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  • Bonaventure
    – The ideal natural harbour for the refugees
Bonaventure River
Bonaventure River in the Estuaire-de-la-Rivière-Bonaventure Aquatic Reserve, in the Bonaventure barachois (author Fralambert, without modification, CC BY-SA 3.0 license)

At the edge of Baie des Chaleurs, the town of Bonaventure is nestled in the estuary of the river of the same name which forms a natural and deep harbour perfectly sheltered (a barachois). It was founded in 1760 or 1761 by several Acadian families fleeing the Petite-Rochelle post after the French defeat of the Battle of the Restigouche…

Under these dramatic circumstances, no unobtrusive site could better protect them from a British attack, especially as the river also provided an important channel of communication inland. Since 2004 Bonaventure’s Acadian origin is honored in a public park called “Parc des familles souches” located on Grand-Pré Avenue, near the Musée acadien du Québec. Amongst the stem-families, the Arsenault family produced an illustrious descendant, namely Bona Arsenault, genealogist and historian. He was born in Bonaventure and his name was given to a town street close to the above-mentioned museum. Bona Arsenault did trace the history of his town, which was the first fishing and trading centre organized in the region, the Atlantic destiny of which was also closely linked to that of the Acadian people. Let’s go back to 1760…

The first fishing and trading centre

The Acadian families had probably been taken to Bonaventure Harbour by Joseph Gauthier, ancestor of Bona Arsenault on his mother’s side, thanks to his schooner he managed to hide in a safe place. At the time of Gaspésie’s first census following the British conquest in 1765, Bonaventure was with Gaspé one of only two posts mentioned. With 40 houses and a population of 170 residents, the village already had a well-established business. In addition to fish, villagers exported lumber and masts from red pine forests upstream of the river. Among the Acadians residing in Bonaventure in 1765 was the founder of Tracadièche (now Carleton-sur-mer) in 1766.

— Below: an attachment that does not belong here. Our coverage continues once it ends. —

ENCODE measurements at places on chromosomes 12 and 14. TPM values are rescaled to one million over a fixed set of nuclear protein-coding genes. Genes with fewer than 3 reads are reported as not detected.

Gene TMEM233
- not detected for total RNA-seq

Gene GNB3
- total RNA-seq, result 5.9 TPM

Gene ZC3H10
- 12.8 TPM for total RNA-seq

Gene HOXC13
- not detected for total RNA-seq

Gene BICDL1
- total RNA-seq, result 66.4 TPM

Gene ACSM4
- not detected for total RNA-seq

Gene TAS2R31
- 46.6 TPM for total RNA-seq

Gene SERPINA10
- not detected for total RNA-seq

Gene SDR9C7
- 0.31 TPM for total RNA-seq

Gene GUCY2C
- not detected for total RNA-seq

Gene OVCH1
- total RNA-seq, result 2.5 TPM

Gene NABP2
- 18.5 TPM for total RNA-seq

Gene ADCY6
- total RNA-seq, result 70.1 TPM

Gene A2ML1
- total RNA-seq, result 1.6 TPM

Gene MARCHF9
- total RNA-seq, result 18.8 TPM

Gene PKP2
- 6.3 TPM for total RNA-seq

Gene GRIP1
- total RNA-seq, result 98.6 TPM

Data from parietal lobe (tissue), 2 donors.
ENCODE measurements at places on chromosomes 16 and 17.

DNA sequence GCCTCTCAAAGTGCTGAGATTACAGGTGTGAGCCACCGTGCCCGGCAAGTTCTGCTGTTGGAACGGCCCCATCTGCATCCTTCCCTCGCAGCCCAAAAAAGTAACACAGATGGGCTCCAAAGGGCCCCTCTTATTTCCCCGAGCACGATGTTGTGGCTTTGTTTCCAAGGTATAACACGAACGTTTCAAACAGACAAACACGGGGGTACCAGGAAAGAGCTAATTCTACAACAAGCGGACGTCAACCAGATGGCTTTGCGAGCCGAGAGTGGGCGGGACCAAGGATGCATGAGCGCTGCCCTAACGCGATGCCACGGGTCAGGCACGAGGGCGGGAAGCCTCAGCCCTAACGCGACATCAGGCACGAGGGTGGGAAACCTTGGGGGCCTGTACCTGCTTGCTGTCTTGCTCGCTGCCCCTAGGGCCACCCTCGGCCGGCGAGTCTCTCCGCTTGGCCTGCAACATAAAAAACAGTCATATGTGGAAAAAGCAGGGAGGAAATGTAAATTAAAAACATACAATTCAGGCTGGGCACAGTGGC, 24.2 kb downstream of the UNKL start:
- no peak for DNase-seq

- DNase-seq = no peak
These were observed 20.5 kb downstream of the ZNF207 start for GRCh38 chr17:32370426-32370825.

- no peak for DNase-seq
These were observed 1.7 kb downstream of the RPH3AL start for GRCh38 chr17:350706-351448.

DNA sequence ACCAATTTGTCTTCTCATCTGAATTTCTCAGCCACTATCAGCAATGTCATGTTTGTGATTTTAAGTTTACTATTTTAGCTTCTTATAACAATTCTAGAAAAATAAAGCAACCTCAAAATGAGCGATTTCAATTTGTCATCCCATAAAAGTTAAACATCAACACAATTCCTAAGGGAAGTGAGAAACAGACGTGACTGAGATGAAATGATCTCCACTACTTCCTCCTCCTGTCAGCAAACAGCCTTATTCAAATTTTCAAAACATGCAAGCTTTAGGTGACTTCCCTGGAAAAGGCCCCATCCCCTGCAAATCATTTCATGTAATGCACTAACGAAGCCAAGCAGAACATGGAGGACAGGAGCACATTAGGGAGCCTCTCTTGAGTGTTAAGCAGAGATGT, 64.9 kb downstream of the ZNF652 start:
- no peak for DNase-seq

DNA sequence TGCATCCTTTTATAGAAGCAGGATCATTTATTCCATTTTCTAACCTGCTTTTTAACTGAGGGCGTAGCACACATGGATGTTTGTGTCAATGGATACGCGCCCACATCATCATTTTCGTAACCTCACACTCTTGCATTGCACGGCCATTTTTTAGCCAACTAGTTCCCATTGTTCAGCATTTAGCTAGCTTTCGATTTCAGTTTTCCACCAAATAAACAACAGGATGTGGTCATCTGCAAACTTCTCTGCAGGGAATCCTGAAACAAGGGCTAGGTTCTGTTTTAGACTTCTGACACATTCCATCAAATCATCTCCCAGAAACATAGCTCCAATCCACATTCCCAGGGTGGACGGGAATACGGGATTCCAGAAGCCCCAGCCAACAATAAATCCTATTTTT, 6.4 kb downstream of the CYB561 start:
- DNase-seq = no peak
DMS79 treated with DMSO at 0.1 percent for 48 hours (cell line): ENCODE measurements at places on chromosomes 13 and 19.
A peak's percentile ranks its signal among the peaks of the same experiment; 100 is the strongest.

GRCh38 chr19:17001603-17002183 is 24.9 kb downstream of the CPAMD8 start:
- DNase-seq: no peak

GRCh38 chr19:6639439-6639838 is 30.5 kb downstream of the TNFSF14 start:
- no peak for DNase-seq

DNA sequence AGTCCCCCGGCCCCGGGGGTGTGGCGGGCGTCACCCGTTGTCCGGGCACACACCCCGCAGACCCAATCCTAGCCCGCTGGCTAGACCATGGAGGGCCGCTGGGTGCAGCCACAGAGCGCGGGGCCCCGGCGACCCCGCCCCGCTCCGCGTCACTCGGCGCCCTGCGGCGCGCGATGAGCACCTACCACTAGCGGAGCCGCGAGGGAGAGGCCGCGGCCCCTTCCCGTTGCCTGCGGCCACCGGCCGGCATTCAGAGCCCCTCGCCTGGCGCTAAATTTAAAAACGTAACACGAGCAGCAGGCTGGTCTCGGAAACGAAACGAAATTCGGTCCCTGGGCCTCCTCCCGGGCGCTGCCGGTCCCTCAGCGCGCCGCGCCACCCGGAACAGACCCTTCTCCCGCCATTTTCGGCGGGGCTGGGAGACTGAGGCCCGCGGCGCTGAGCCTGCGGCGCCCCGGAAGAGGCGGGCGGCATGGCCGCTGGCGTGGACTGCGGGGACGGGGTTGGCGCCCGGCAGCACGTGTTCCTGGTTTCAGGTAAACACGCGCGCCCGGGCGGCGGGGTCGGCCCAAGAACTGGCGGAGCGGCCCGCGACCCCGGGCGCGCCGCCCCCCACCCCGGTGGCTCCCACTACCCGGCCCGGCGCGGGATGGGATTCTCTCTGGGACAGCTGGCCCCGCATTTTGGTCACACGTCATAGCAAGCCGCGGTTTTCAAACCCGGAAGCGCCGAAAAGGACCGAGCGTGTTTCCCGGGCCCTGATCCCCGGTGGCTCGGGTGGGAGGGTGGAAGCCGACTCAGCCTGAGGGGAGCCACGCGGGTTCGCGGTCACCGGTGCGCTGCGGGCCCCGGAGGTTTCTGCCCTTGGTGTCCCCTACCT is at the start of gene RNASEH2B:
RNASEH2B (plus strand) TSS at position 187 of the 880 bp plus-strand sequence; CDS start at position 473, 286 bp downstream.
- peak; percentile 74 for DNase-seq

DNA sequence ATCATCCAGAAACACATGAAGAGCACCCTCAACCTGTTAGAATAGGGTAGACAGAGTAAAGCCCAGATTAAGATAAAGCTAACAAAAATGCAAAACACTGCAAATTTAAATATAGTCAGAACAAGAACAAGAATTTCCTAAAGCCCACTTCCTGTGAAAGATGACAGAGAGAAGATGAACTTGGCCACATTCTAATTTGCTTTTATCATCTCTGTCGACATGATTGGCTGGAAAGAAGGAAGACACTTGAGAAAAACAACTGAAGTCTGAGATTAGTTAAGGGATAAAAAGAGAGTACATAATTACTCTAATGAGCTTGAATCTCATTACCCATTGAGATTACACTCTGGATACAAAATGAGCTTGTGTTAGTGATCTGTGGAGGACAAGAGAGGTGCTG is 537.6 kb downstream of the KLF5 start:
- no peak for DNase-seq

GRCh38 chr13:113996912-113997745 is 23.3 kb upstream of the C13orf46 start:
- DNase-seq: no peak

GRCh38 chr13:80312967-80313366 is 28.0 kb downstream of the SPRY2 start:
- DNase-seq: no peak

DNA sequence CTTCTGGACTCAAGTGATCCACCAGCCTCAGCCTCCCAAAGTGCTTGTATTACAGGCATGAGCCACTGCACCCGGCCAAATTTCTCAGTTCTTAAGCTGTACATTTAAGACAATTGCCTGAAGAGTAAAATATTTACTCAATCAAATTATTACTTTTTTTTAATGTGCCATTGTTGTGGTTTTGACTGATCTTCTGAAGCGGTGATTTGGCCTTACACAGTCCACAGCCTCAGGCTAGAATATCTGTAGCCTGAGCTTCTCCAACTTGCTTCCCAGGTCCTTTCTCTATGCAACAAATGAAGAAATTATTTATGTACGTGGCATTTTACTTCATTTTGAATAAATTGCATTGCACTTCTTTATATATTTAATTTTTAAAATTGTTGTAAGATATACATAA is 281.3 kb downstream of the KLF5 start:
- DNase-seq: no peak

Charles Robin
Charles Robin (1743-1824), businessman from Jersey (public domain)

Around 1770, one of the most famous fish traders in Baie des Chaleurs, businessman Charles Robin from Jersey, had settled on the Paspébiac Bank where his cod preparation and drying activities required an abundant workforce. In 1774, faced with a chronic shortage of local labor, he chose to recruit Acadians deported to France, a stable workforce, rather than seasonal workers in Jersey. The 81 Acadians who came back from Saint-Malo in May 1774 settled in Bonaventure but also in Tracadièche. Most of them were originally deported to Virginia in 1755 and then held in England until 1763. Later, they were transported to Brittany, France. In the end, while serving his own interests first, Charles Robin did help bring together Acadian families who had been separated for 20 years…

Here are some pioneering Acadian families of Bonaventure (source: Bona Arsenault): Joseph Arsenault, born in 1733 at Beaubassin, married to Marguerite Bujold; Joseph Bourque, born in 1733 at Beaubassin, married to Catherine Comeau; Paul Bujold, born about 1726 at Pisiguit, married to Marie Poirier; Joseph Gauthier, from Port-Royal, married to Théotiste Landry…

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